On 5 September 2014 00:55, Stefano Zacchiroli <zack@xxxxxxxxxx> wrote:
> On Thu, Sep 04, 2014 at 05:46:34PM -0400, Theodore Ts'o wrote:
>> On Thu, Sep 04, 2014 at 02:18:14PM -0700, Russ Allbery wrote:
>> > Even with Linus, I'm sure that the call for deciding not to invite him to
>> > further Debian events is based on the long-term pattern of behavior, not
>> > this one incident. And even among people who find his position generally
>> > unacceptable, you'll notice that there isn't widespread support for that
>> > action here. (I don't agree with it in this case, for instance.)
>> And I think this is wrong. If you want to ban him for his behavior in
>> a Debian controlled space, that's fine. But for Debian to impose its
>> Norms on other projects by saying that people who behave in a certain
>> way when interacting in those communities which are outside of
>> Debian's is wrong.
> How you went from Russ' point about Debian right "not to invite him" and
> Debian "impose its Norms on other projects" is beyond me. Surely at
> Debian events it is Debian norms that matter rather than other
> project ones?
As I read Russ's email, the reason for Debian to "not invite him to
further Debian events"  was not anything he did "in this case" at
DebConf, but rather things he says on LKML and elsewhere.
The general principle from that seems to be "if, outside of the Debian
project, you act in ways we find intolerable, we won't tolerate you
within the Debian project". I think it's entirely fair to say that's
trying to impose Debian's norms on outside projects. That's not
necessarily an unreasonable thing for a group to do -- various
religions don't just care about how you behave in church, but how you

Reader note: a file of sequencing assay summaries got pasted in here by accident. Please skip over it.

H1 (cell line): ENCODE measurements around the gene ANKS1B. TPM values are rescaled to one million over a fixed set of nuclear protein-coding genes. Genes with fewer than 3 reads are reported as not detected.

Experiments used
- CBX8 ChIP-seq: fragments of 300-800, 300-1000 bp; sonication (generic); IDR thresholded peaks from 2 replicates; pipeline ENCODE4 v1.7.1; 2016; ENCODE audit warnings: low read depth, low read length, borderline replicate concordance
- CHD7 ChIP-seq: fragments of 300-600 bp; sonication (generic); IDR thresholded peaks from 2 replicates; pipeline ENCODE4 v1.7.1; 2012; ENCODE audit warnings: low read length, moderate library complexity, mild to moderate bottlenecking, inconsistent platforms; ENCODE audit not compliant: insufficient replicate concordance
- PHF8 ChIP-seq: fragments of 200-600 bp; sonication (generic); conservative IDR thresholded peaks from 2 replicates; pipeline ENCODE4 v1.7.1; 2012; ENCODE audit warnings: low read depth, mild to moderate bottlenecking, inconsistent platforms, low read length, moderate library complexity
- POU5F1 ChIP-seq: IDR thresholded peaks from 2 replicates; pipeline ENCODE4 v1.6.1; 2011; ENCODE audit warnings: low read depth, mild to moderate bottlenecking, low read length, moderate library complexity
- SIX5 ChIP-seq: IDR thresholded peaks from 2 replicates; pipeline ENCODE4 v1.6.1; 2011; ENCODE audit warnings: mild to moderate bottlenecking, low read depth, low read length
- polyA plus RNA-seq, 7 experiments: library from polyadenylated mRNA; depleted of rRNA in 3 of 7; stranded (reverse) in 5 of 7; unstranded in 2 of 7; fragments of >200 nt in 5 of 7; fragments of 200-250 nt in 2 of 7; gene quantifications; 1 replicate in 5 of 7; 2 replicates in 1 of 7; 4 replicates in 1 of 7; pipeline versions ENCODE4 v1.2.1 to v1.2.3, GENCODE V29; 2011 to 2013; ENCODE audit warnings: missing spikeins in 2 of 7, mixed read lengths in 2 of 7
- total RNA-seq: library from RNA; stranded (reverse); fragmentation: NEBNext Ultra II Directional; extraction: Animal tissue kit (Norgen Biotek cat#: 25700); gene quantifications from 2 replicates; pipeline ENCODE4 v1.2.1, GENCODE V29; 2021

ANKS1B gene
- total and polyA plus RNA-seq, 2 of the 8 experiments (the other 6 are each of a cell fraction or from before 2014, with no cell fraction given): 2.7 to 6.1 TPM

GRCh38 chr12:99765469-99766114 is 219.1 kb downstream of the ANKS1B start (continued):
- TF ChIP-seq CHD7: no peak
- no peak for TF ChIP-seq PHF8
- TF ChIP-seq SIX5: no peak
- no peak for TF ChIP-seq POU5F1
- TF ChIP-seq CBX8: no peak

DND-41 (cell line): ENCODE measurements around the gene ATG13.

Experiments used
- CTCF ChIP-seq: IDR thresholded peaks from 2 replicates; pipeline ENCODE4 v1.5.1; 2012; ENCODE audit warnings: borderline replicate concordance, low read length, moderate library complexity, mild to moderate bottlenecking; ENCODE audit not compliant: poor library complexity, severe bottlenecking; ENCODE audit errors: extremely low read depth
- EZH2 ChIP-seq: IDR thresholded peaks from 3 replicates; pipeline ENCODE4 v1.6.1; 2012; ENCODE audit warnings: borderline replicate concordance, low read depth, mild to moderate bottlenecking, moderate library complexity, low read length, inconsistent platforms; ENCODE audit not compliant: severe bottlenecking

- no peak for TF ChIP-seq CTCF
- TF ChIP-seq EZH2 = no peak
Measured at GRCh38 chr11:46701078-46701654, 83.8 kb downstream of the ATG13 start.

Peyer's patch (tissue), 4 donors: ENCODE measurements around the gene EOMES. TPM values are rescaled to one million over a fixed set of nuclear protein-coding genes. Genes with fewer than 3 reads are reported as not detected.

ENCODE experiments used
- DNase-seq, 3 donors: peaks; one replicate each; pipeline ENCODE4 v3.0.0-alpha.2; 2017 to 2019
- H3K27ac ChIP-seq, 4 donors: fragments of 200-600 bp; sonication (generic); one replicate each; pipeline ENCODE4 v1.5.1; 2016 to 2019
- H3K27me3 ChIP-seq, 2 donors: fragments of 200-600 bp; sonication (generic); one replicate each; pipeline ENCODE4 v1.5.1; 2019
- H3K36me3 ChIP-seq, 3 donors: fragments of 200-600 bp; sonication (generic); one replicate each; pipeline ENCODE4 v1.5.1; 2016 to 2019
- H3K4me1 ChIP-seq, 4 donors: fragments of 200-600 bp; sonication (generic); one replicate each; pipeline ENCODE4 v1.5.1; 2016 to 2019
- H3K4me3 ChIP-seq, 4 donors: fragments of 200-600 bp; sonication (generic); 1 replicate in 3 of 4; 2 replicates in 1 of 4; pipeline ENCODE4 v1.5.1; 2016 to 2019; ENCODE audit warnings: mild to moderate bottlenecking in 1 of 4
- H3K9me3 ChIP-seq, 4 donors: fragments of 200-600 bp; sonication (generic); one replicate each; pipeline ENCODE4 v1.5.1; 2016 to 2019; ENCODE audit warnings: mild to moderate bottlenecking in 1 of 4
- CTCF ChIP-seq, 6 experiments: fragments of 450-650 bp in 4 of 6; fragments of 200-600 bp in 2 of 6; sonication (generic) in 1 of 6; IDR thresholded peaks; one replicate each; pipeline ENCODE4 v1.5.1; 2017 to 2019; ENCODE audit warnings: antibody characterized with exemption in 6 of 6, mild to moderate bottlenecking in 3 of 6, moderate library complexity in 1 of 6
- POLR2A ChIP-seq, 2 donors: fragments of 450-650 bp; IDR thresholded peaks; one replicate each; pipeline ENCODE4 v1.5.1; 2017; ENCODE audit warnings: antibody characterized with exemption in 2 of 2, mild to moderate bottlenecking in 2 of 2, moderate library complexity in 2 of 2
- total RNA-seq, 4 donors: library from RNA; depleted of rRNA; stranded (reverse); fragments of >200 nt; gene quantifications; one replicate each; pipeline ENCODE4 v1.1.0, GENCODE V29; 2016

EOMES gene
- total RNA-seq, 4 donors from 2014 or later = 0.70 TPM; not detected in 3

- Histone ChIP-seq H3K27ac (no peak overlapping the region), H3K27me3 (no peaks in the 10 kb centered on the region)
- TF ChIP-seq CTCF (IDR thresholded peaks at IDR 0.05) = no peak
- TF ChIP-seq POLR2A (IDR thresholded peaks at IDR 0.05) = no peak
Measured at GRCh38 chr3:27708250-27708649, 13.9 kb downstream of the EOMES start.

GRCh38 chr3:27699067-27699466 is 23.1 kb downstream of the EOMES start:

behave at home and in the workplace as well, for instance. I don't
think it's something Debian should do though.
To take a not terribly hypothetical example; I think Debian should
tolerate someone who's posting Holocaust denial stuff or discussion
about the religious ethics of killing prostitutes on their personal
website, but probably should not tolerate someone bringing that into
Debian (by publishing it to Planet Debian or
Likewise if someone wants to be a troll on 4chan, a hacker in
Anonymous, a sexist, racist, misogynist, misanthrope on Usenet, or
aggressive, intolerant and hyperbolic on other lists, I think that
should be fine as far as Debian's concerned, as long as they don't do
that in Debian (on our lists, sites, IRC channels, events, etc).
(Ian's complaint was about what happened at a Debian event. My reading
of Russ's mail is that his complaint is not about anything done within
Debian. Even for someone found to be violating the CoC at a Debian
event, a permanent ban would be a fairly extreme first step, of
course. I presume that's why Russ thinks the ongoing behaviour in
other fora are relevant)
 which I assume is intended to mean the same thing as "ban him"
from future Debian events, given he wasn't officially invited his time
Anthony Towns <aj@xxxxxxxxxxxxxx>
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